We all avoid her because we know she’ll ask for money, but we also have to work with her every day. Times are tough for everyone, and it’s irritating that she thinks she’s the only one with money problems.
Is there anything we can do short of ganging up on her and telling her to leave us all alone?
:Also Feeling The Pinch In Utah
Dear Also Feeling The Pinch: The next time the woman asks for a loan, tell her you’re not in the loan business, and that you’re not the only one who feels put upon. Suggest that unless she wants to become an outcast she will stop asking for money because it has made everyone uncomfortable. If she persists after that, report what she’s doing to HR as a group.
:Dear Abby: I have a friend who was raised Catholic. I’m not Catholic, and every time I attend a wedding or funeral for one of her family members I feel uncomfortable and awkward. I often sit in the very back pew to go unnoticed.
The Catholic Church offers beautiful, unique customs that I am simply ignorant about — like when to sit, kneel, recite, take bread, etc. I feel if I don’t comply with customs at these events, I might come off as rude or disrespectful. On the other hand, if I do try, my ignorance may appear just as rude and disrespectful.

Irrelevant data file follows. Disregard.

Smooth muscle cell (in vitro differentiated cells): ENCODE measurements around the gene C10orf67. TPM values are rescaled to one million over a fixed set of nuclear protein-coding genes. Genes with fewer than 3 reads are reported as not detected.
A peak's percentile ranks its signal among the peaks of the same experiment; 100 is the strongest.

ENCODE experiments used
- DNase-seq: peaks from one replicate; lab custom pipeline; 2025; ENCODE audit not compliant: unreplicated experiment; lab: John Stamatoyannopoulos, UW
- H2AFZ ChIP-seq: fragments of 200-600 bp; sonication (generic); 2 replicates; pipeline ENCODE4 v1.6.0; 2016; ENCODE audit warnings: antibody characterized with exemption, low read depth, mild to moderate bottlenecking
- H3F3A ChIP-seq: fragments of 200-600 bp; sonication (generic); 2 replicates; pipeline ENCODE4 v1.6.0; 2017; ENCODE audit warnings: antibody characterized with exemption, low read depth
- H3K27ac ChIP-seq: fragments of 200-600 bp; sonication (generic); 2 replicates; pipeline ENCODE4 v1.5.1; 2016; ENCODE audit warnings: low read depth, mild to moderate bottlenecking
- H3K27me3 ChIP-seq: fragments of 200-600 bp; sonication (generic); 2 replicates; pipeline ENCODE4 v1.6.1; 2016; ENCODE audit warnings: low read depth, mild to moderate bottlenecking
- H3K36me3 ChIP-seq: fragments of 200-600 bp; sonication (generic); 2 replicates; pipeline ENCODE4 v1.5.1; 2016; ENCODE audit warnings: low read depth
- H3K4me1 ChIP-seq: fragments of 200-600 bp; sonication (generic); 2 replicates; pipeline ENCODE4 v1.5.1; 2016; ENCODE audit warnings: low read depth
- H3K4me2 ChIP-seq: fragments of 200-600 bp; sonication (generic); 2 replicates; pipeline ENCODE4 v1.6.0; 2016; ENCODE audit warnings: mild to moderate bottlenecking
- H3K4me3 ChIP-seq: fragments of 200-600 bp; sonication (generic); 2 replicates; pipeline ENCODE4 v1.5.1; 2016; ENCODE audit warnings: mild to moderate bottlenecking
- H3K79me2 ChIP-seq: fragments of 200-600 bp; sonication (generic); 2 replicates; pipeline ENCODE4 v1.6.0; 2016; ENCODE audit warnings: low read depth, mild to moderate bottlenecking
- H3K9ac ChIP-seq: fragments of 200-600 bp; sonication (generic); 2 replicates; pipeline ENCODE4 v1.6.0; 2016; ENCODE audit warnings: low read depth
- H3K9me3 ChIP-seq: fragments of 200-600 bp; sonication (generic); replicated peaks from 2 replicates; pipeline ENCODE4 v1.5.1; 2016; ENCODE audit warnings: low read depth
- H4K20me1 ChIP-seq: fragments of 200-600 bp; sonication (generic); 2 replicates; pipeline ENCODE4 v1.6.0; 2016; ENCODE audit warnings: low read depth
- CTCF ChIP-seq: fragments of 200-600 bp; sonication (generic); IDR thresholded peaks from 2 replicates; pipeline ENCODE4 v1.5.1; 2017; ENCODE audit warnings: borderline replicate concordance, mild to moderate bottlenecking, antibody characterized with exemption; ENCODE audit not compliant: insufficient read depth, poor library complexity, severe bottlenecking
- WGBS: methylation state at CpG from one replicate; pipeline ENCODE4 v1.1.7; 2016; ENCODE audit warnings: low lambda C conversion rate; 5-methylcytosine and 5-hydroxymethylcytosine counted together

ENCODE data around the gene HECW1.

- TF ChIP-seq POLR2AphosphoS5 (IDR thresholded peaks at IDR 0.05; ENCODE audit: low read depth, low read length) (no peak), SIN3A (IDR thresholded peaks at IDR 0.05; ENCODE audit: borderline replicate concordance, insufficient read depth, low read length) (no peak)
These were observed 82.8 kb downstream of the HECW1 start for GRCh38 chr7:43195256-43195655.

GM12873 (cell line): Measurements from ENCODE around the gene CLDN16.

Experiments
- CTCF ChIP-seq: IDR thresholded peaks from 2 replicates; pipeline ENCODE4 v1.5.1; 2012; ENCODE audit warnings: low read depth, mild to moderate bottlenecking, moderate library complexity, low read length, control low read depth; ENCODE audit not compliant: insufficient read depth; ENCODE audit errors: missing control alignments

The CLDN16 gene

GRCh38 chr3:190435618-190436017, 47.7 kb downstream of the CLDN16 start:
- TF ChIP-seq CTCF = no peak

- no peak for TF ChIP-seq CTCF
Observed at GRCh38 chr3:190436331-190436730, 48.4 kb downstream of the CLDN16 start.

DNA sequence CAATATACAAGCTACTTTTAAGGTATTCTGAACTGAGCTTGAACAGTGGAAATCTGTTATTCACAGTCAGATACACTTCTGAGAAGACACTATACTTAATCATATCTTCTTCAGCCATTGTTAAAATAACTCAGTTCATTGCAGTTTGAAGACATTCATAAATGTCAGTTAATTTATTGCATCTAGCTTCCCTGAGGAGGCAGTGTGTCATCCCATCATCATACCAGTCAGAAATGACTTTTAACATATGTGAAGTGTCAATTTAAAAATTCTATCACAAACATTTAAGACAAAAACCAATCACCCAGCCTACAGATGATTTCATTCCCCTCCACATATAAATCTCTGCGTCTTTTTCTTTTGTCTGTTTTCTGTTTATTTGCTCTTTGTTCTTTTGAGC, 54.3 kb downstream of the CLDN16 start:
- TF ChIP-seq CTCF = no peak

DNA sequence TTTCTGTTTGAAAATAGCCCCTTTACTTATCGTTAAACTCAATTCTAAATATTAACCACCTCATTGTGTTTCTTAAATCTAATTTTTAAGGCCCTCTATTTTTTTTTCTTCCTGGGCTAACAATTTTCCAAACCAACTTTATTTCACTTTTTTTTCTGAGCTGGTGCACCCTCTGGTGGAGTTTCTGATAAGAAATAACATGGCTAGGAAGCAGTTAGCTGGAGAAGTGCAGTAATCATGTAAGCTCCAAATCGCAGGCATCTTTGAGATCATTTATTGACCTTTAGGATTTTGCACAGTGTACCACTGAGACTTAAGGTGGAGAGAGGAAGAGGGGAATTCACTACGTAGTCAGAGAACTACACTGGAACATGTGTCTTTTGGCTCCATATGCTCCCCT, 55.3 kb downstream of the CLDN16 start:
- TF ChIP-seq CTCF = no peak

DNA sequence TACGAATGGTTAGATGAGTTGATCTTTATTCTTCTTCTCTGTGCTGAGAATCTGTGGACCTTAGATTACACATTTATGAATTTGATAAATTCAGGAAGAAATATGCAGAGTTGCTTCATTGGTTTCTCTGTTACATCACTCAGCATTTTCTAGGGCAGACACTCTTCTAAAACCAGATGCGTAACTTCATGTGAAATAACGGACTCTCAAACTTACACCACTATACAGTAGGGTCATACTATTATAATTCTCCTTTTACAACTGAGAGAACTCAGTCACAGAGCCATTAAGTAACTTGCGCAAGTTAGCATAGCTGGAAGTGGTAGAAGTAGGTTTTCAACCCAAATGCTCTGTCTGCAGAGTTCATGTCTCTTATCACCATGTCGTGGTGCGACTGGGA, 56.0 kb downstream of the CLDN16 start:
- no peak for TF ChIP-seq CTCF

What is the right thing to do in situations like these? I want to be respectful of any religion.
:Mannerly In Indiana
Dear Mannerly: No rule of etiquette demands that you participate in the rituals of another person’s religion. If you feel uncomfortable sitting while others kneel or stand, then follow their lead. Or, continue to sit quietly at the back of the church as you are doing, which is perfectly acceptable. However, only members of the congregation in good standing should take communion.
Dear Abby is written by Abigail Van Buren, also known as Jeanne Phillips, and was founded by her mother, Pauline Phillips. Write Dear Abby at www.DearAbby.com or P.O. Box 69440, Los Angeles, CA 90069.